The Iraq created in large part by the United States after the 2003 invasion appears to be collapsing.
The U.S. military disabled Saddam Hussein’s forces in short order. Then the straightforward part of the war ended. The American-led Coalition Provisional Authority made some fateful choices soon after Saddam’s government collapsed: to disband the Iraqi Army — one of Saddam’s main methods of keeping the nation together — and remove all Baathists from the government. Since the Baathists previously had a monopoly on power, they were the only ones who knew how to keep the country running.
Those factors, among many others — the withdrawal of the restraining hand of the U.S. military, a Shi’ite-dominated central government that has squeezed out the minority Sunni, and a largely sectarian Syrian civil war across an undefended border — are now playing out as Islamist insurgents sweep across the country in a massive offensive that has encountered minimal resistance from the reincarnation of the Iraqi Army.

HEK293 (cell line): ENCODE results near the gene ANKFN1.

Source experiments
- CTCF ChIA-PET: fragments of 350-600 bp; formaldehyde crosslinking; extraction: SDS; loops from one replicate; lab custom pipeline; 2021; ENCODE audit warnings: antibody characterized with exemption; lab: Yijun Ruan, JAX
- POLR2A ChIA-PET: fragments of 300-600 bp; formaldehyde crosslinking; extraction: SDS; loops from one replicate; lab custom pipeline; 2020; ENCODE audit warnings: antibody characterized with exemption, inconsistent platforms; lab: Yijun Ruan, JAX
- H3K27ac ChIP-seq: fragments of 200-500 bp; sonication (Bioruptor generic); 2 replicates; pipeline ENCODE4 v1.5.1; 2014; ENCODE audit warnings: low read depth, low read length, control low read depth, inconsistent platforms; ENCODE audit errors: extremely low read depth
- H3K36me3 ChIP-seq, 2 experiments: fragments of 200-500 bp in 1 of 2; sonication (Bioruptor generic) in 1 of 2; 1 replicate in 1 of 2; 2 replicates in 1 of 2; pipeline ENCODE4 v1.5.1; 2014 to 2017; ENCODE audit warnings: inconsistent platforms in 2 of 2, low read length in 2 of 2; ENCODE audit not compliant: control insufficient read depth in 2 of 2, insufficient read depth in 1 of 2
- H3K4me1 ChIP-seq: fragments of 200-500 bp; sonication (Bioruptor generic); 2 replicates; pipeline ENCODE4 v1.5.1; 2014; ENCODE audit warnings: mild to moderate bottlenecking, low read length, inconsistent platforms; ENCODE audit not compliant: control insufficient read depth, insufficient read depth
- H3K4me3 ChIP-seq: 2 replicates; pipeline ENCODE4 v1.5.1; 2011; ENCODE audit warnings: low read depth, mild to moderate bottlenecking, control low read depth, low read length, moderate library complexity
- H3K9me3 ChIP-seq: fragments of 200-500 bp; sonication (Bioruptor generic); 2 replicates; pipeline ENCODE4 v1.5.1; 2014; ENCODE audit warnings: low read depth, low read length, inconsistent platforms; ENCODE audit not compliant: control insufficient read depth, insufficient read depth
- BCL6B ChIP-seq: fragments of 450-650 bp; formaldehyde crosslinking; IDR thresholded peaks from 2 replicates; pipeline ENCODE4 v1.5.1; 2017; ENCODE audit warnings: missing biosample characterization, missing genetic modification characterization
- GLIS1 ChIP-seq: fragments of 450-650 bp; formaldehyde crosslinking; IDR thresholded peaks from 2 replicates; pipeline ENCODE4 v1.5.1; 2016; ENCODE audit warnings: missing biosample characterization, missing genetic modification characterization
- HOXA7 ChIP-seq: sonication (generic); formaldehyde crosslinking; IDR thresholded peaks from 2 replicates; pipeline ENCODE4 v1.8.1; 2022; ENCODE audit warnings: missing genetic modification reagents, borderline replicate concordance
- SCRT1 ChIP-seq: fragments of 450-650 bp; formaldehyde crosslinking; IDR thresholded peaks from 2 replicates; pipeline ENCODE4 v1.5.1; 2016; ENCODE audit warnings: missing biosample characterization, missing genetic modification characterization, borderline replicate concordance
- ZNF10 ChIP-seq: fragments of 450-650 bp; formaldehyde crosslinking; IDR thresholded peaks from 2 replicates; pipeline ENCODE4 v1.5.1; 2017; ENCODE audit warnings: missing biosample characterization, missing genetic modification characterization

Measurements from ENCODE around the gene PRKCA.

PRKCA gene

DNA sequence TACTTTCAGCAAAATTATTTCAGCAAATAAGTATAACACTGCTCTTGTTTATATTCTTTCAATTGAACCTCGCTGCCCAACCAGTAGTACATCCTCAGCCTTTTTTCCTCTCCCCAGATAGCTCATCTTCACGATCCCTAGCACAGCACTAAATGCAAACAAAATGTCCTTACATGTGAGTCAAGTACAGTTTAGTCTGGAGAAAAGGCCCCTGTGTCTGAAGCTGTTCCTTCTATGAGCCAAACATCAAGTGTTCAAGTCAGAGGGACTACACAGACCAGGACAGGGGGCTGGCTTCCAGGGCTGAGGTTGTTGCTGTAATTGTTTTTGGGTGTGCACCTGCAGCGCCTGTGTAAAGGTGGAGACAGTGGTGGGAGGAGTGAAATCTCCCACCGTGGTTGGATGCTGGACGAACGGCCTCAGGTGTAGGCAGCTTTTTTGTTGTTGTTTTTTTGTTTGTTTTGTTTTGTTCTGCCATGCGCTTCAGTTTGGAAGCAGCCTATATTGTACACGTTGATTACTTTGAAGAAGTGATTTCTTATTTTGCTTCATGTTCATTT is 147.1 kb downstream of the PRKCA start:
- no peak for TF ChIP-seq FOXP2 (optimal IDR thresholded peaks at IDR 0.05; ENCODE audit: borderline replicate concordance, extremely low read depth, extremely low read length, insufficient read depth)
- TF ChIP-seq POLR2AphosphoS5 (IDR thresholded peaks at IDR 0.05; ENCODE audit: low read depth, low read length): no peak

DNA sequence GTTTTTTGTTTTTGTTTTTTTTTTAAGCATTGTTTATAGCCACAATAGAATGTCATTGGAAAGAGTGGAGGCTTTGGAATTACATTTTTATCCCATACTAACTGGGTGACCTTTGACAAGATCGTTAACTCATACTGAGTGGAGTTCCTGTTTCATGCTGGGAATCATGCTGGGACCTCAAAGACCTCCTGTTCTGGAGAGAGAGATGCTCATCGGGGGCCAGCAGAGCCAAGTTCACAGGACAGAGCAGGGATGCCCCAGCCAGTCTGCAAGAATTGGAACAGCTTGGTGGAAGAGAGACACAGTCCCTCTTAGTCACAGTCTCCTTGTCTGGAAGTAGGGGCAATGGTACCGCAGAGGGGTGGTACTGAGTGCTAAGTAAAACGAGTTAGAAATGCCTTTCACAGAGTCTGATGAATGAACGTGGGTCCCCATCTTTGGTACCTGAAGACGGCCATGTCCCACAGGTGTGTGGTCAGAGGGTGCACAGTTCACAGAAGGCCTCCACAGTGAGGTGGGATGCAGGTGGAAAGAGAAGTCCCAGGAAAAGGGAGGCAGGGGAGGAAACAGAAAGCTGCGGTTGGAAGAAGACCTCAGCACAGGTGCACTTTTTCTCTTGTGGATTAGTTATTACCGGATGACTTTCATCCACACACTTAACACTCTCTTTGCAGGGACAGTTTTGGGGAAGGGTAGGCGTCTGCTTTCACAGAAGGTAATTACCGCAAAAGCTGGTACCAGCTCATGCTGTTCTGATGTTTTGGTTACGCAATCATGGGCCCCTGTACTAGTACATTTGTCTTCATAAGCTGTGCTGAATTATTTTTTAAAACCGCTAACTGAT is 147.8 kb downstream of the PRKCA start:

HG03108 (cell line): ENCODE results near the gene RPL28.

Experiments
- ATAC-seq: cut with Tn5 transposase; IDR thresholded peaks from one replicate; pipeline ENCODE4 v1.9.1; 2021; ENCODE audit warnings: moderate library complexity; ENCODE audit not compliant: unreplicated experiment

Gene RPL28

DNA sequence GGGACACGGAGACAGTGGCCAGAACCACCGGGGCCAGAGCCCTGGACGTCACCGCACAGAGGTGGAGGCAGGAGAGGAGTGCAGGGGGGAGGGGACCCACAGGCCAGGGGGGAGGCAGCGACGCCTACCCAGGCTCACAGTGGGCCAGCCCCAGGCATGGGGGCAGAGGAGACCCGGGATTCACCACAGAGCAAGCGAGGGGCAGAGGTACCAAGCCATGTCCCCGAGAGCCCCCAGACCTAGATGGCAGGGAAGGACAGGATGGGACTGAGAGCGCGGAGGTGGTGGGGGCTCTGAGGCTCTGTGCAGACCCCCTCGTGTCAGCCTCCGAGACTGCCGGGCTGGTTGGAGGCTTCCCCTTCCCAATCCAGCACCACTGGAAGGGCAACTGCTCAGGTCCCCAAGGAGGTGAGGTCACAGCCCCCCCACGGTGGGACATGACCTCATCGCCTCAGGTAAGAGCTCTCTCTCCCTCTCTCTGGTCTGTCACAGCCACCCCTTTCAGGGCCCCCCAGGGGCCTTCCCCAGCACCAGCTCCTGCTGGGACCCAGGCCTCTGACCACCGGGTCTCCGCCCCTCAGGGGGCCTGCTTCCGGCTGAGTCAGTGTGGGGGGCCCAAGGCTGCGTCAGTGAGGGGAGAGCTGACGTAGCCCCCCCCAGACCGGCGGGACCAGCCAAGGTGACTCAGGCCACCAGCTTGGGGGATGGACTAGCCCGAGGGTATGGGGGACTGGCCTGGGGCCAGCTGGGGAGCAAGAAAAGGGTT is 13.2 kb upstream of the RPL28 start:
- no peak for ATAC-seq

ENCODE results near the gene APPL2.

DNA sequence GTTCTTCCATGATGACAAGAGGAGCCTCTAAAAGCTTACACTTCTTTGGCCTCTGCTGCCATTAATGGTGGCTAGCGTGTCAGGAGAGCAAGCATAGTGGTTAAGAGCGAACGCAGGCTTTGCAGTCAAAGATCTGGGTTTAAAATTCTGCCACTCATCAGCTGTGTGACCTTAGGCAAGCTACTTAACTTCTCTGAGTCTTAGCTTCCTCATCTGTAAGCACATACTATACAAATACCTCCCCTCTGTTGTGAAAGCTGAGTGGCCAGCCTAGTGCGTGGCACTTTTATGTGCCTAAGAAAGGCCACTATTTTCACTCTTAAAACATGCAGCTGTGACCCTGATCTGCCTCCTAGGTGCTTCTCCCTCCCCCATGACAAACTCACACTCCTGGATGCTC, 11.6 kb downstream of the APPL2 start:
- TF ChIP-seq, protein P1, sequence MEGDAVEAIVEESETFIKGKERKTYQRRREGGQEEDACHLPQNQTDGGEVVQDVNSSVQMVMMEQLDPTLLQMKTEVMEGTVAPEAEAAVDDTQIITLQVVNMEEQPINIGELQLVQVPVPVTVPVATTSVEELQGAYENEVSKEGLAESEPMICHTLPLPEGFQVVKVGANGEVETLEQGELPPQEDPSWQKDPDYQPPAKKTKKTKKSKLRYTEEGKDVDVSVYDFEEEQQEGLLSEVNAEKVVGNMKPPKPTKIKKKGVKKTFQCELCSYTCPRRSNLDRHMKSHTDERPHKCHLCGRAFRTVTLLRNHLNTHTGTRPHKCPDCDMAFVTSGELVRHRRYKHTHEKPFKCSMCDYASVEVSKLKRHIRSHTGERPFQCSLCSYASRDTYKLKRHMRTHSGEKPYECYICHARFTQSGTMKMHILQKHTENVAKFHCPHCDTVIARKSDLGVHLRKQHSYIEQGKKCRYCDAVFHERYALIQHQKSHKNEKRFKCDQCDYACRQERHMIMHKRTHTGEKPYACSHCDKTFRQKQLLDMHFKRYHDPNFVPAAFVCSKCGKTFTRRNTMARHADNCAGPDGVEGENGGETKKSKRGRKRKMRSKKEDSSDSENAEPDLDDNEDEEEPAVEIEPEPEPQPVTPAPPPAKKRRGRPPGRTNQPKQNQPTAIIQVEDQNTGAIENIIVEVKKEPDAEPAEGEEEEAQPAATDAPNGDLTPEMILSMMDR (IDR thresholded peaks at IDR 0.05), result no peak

One way of understanding the conflict is that it’s the continuation of the centuries-long battle for control of the Middle East between the Sunni and Shi’ites, Islam’s two main sectarian groups. An article in Foreign Policy frames the situation as the clash of proxies for Iran, with its overwhelmingly Shi’ite population, and Saudi Arabia, which is, in many ways, the leading Sunni power.